The European Securities and Markets Authority (ESMA) and Luxembourg's Financial Sector Supervisory Authority (CSSF) have issued press releases in relation to the impact of the COVID-19 virus outbreak on the stability of financial markets.

After examining the market situation and contingency measures implemented by supervised entities, ESMA has issued the following recommendations to market participants:

  • Business continuity planning – all financial market participants and their infrastructures should be ready to deploy contingency plans and ensure operational continuity aligned with their regulatory obligations
  • Market disclosure – any relevant significant information which concerns the impact of COVID-19 on their fundamentals, prospects or financial situation should be disclosed by the issuers, in keeping with their transparency obligations pursuant to the Market Abuse Regulation
  • Financial reporting – issuers should, either in their 2019 year end or in their interim financial reports, provide transparency regarding the actual and potential impacts of the outbreak on their business activities and financial situation
  • Fund management – asset managers are expected to continue applying risk management requirements and adjust accordingly

The CSSF, for its part, has stated that it will closely monitor market developments, particularly the liquidity situation, which is essential in terms of crisis management. Acknowledging the daily operational challenges faced by supervised entities, the CSSF has vowed to refocus its interventions towards operations that are crucial in preserving financial stability as well as investor and consumer protection, and to continue supporting the financial sector through regular communication.

Noting that supervised entities had already started to implement business continuity plans by taking into account the relevant guidelines, the CSSF encouraged them to also remain attentive to the elevated IT security and fraud risks.

Following recent developments in Luxembourg and the EU, the CSSF has issued its first FAQ on COVID-19, urging entities under its supervision to favour working from home and making clear that no prior authorisation was required for such arrangements.

The CSSF also reminded entities that each of them were responsible for determining the necessary conditions to allow for remote working, and that it was incumbent upon them to weigh such conditions against the potential risks involved.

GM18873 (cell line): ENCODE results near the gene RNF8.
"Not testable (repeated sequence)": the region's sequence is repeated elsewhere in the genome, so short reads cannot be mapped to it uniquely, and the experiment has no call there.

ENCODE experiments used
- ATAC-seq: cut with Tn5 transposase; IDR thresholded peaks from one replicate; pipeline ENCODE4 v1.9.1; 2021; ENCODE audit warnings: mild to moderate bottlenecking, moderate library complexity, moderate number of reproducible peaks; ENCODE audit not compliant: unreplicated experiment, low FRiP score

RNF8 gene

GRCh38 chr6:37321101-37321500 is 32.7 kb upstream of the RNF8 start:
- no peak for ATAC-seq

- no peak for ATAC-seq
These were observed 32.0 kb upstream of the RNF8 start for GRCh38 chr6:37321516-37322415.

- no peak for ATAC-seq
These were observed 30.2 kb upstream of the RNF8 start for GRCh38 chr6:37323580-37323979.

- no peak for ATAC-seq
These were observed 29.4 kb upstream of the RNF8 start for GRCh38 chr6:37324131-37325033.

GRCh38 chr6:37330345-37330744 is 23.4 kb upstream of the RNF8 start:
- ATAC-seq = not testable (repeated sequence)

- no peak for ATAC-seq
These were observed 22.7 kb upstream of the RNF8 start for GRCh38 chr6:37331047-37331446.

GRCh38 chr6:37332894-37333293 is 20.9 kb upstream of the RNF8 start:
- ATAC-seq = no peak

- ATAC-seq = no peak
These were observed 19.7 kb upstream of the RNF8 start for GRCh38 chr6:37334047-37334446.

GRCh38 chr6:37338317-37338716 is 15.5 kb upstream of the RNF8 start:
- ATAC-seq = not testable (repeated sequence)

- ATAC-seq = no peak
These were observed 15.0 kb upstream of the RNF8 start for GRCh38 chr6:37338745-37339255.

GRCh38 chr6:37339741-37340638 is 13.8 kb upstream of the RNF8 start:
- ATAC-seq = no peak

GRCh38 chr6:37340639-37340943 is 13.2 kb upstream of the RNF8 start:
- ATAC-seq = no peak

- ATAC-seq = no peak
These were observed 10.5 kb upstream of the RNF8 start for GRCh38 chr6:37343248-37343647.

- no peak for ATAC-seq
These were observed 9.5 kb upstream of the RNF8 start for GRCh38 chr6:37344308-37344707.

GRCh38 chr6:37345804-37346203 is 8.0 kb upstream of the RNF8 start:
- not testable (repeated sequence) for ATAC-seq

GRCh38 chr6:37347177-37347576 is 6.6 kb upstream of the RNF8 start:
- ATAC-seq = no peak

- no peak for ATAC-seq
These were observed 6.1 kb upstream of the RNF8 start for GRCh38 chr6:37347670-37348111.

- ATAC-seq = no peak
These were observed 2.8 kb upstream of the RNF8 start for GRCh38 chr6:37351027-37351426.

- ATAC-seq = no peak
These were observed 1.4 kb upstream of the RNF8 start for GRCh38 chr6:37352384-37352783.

As guidance, the CSSF issued the following minimum recommendations:

  • High privileged access – users presenting the highest risks (ie IT and transaction/payment officers) should be identified and proper security measures should be implemented – at least for them, and expanded more widely, where possible. These measures should include strong authentication, secure laptops managed by the professional, logging and ex-post review of actions carried out.
  • Secure communication – encryption should be used to secure communication channels (ie VPN solutions with AES-256, RSA-2048 encryption).
  • Connection monitoring – remote connections should come from Luxembourg and the neighbouring countries (geofencing), and disabled outside of office hours.
  • Exceptional situation and limited time period – remote access should be temporary and considered as a time-limited response to an exceptional situation; activating conditions (trigger events) to authorise and disable remote access should be defined by professionals who should ensure that such access is disabled once the exceptional situation is over.

Both ESMA and the CSSF have stressed the importance of maintaining an ongoing and active cooperation between national and European competent authorities. In addition, ESMA has also stressed its readiness to use its powers to ensure the orderly functioning of markets, and safeguard financial stability and investor protection.

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